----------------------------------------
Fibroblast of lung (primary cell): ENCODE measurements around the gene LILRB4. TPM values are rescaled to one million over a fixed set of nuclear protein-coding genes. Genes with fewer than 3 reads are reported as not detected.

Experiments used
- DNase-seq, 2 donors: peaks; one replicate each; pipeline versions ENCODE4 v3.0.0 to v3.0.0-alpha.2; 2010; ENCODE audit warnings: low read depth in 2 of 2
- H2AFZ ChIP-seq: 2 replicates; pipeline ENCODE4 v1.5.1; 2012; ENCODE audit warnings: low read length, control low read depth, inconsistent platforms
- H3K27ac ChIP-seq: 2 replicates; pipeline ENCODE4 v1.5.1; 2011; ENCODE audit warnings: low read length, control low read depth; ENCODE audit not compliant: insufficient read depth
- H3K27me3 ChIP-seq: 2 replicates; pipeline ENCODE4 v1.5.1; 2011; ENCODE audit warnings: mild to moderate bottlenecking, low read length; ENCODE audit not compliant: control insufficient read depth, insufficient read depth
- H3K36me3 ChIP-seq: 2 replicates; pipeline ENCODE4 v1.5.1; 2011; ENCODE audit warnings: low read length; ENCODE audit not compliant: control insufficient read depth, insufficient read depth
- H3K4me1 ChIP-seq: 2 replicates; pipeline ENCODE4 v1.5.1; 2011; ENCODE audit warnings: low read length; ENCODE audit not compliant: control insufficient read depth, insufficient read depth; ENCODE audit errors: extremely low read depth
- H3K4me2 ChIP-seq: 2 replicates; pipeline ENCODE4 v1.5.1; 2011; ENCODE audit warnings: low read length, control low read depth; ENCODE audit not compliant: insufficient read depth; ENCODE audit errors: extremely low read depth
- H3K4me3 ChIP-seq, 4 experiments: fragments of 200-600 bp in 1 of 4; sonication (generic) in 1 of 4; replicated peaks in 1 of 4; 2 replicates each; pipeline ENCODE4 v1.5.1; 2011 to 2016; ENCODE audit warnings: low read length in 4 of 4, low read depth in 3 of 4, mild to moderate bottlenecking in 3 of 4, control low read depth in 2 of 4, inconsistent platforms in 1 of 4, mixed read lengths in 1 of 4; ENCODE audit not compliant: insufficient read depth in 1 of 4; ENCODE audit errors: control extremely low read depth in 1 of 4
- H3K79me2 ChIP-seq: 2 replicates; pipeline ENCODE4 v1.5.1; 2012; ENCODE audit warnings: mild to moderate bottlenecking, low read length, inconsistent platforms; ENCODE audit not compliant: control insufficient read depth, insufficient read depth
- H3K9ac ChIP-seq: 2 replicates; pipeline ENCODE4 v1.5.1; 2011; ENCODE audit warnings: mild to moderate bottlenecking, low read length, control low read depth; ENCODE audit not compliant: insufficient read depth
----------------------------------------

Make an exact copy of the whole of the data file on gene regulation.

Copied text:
Fibroblast of lung (primary cell): ENCODE measurements around the gene LILRB4. TPM values are rescaled to one million over a fixed set of nuclear protein-coding genes. Genes with fewer than 3 reads are reported as not detected.

Experiments used
- DNase-seq, 2 donors: peaks; one replicate each; pipeline versions ENCODE4 v3.0.0 to v3.0.0-alpha.2; 2010; ENCODE audit warnings: low read depth in 2 of 2
- H2AFZ ChIP-seq: 2 replicates; pipeline ENCODE4 v1.5.1; 2012; ENCODE audit warnings: low read length, control low read depth, inconsistent platforms
- H3K27ac ChIP-seq: 2 replicates; pipeline ENCODE4 v1.5.1; 2011; ENCODE audit warnings: low read length, control low read depth; ENCODE audit not compliant: insufficient read depth
- H3K27me3 ChIP-seq: 2 replicates; pipeline ENCODE4 v1.5.1; 2011; ENCODE audit warnings: mild to moderate bottlenecking, low read length; ENCODE audit not compliant: control insufficient read depth, insufficient read depth
- H3K36me3 ChIP-seq: 2 replicates; pipeline ENCODE4 v1.5.1; 2011; ENCODE audit warnings: low read length; ENCODE audit not compliant: control insufficient read depth, insufficient read depth
- H3K4me1 ChIP-seq: 2 replicates; pipeline ENCODE4 v1.5.1; 2011; ENCODE audit warnings: low read length; ENCODE audit not compliant: control insufficient read depth, insufficient read depth; ENCODE audit errors: extremely low read depth
- H3K4me2 ChIP-seq: 2 replicates; pipeline ENCODE4 v1.5.1; 2011; ENCODE audit warnings: low read length, control low read depth; ENCODE audit not compliant: insufficient read depth; ENCODE audit errors: extremely low read depth
- H3K4me3 ChIP-seq, 4 experiments: fragments of 200-600 bp in 1 of 4; sonication (generic) in 1 of 4; replicated peaks in 1 of 4; 2 replicates each; pipeline ENCODE4 v1.5.1; 2011 to 2016; ENCODE audit warnings: low read length in 4 of 4, low read depth in 3 of 4, mild to moderate bottlenecking in 3 of 4, control low read depth in 2 of 4, inconsistent platforms in 1 of 4, mixed read lengths in 1 of 4; ENCODE audit not compliant: insufficient read depth in 1 of 4; ENCODE audit errors: control extremely low read depth in 1 of 4
- H3K79me2 ChIP-seq: 2 replicates; pipeline ENCODE4 v1.5.1; 2012; ENCODE audit warnings: mild to moderate bottlenecking, low read length, inconsistent platforms; ENCODE audit not compliant: control insufficient read depth, insufficient read depth
- H3K9ac ChIP-seq: 2 replicates; pipeline ENCODE4 v1.5.1; 2011; ENCODE audit warnings: mild to moderate bottlenecking, low read length, control low read depth; ENCODE audit not compliant: insufficient read depth